jimbo
 

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pparks1

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Thanks for the feedback guys.

For my usage, I don't have dual language support to worry about. I typically use VM's and activation isn't an issue for me as when I am running VM labs, it's usually just for the short term and the 90day and 180day evaluation editions of the software work perfectly fine for me in that respect.

I haven't done much whatsoever with dual boots in the last 10 years or so. Done everything in a VM instead as I don't run things that need any true hardware to perform well. However, this method does make that very non-intrusive and won't lead to any damage to your existing system.
 

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cereberus

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Thanks for the feedback guys.

For my usage, I don't have dual language support to worry about. I typically use VM's and activation isn't an issue for me as when I am running VM labs, it's usually just for the short term and the 90day and 180day evaluation editions of the software work perfectly fine for me in that respect.

I haven't done much whatsoever with dual boots in the last 10 years or so. Done everything in a VM instead as I don't run things that need any true hardware to perform well. However, this method does make that very non-intrusive and won't lead to any damage to your existing system.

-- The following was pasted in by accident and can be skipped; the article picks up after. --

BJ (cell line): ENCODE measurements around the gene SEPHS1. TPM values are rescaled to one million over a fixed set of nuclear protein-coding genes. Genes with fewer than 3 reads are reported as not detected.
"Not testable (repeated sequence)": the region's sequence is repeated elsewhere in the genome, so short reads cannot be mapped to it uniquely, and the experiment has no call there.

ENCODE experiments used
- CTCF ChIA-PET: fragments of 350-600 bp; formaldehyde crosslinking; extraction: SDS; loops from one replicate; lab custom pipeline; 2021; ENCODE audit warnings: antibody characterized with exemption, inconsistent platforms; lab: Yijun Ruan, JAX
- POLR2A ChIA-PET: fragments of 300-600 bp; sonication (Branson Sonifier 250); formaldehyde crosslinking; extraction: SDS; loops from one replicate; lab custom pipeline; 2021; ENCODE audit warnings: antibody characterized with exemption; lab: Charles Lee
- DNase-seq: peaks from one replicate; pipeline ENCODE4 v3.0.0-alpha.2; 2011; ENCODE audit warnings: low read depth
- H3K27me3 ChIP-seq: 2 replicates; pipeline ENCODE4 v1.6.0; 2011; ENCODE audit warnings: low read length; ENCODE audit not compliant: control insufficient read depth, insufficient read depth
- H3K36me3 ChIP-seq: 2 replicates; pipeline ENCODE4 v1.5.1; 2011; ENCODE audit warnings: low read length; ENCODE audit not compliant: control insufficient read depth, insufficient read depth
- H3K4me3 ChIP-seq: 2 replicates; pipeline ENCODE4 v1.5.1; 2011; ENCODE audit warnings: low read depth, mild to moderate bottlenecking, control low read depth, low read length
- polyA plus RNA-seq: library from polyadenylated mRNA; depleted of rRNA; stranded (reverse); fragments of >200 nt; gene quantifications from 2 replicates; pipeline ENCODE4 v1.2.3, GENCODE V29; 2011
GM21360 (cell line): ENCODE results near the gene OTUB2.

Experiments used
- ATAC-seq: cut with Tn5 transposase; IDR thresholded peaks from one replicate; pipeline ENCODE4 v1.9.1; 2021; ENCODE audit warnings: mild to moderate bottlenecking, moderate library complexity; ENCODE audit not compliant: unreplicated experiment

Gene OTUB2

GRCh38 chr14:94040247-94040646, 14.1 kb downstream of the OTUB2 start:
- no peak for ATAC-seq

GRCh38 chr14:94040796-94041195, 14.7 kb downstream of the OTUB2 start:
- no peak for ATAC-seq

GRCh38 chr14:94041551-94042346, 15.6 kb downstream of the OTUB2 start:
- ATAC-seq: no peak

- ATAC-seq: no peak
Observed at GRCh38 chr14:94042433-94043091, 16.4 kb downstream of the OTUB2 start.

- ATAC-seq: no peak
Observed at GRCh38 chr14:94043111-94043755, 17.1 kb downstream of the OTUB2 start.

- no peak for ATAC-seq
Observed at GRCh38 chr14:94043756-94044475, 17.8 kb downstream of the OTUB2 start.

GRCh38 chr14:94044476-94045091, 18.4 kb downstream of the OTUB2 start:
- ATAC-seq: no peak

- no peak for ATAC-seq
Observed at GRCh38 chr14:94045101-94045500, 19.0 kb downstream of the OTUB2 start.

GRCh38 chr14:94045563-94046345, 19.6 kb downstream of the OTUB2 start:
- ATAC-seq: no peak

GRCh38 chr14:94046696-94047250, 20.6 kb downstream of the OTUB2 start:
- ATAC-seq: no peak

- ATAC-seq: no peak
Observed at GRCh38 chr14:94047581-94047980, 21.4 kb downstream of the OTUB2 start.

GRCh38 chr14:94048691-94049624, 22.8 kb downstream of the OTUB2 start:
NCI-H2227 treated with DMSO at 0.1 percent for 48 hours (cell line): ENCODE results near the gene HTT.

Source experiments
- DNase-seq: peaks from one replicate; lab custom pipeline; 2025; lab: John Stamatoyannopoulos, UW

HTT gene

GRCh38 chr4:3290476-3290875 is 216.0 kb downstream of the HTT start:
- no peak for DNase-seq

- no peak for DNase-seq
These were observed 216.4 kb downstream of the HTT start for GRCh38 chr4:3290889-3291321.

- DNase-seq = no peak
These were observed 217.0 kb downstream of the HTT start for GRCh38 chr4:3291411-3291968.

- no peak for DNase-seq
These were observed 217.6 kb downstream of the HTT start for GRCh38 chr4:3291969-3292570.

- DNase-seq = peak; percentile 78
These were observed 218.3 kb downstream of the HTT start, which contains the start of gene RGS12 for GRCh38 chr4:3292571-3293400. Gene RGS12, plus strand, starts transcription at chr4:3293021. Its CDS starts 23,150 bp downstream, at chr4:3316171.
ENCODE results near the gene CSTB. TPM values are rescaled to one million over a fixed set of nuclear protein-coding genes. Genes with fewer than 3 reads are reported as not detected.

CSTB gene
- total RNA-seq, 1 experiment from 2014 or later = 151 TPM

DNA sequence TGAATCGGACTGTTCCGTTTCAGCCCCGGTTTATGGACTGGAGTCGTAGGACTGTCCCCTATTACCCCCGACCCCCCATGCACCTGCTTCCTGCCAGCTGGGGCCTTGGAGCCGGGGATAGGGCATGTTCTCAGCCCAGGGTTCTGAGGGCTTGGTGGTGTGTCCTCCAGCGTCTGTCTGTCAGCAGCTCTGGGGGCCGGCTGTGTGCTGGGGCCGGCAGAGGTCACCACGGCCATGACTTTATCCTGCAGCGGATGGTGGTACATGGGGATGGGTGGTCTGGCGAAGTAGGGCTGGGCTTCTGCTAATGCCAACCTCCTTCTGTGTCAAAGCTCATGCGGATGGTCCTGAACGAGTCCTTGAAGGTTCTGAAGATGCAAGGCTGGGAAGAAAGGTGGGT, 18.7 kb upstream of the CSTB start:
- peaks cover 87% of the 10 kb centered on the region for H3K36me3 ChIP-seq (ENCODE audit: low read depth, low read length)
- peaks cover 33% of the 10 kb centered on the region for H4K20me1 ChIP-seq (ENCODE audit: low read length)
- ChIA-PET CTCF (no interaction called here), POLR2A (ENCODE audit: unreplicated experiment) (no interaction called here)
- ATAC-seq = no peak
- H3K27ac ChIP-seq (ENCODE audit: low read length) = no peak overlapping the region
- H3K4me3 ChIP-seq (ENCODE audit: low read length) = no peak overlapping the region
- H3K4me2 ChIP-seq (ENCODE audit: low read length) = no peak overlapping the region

That is not strictly true as the VHD installation works at host level so has full access to all other drives. However risk is low but not as low as in a VM.

In the end, our site mantra always applies "make regular image backups".
 

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jimbo45

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That is not strictly true as the VHD installation works at host level so has full access to all other drives. However risk is low but not as low as in a VM.

In the end, our site mantra always applies "make regular image backups".
Hi there
agreed -- for example if you have main internal disk with files a.vhdx, b.vhdx,c.vhdx which are bootable OS's in the boot menu and you are using the OS on a.vhdx the main disk appears as Disk D in file explorer -- you can't delete the vhdx files normally as it says in use by the system !! Not impossible but it will avoid accidental deletes.

You IMO though can never have too much backup. !!!!!!!

An easy way to create these W11 editions (or W10) is simply to create a VM in VMWare workstation / player or (quicker if you have W10/11 pro) is to use Macrium free to create the VM - then simply use the vhdx file as a native boot updating drivers with physical drivers from a W10/W11 install -- you can mount a macrium image to get to the driver file. From VMWare it's a bit more complex --uninstall vmware tools, backup the vm and restore it to a new vhdx file, fix the boot mgr and you are in business.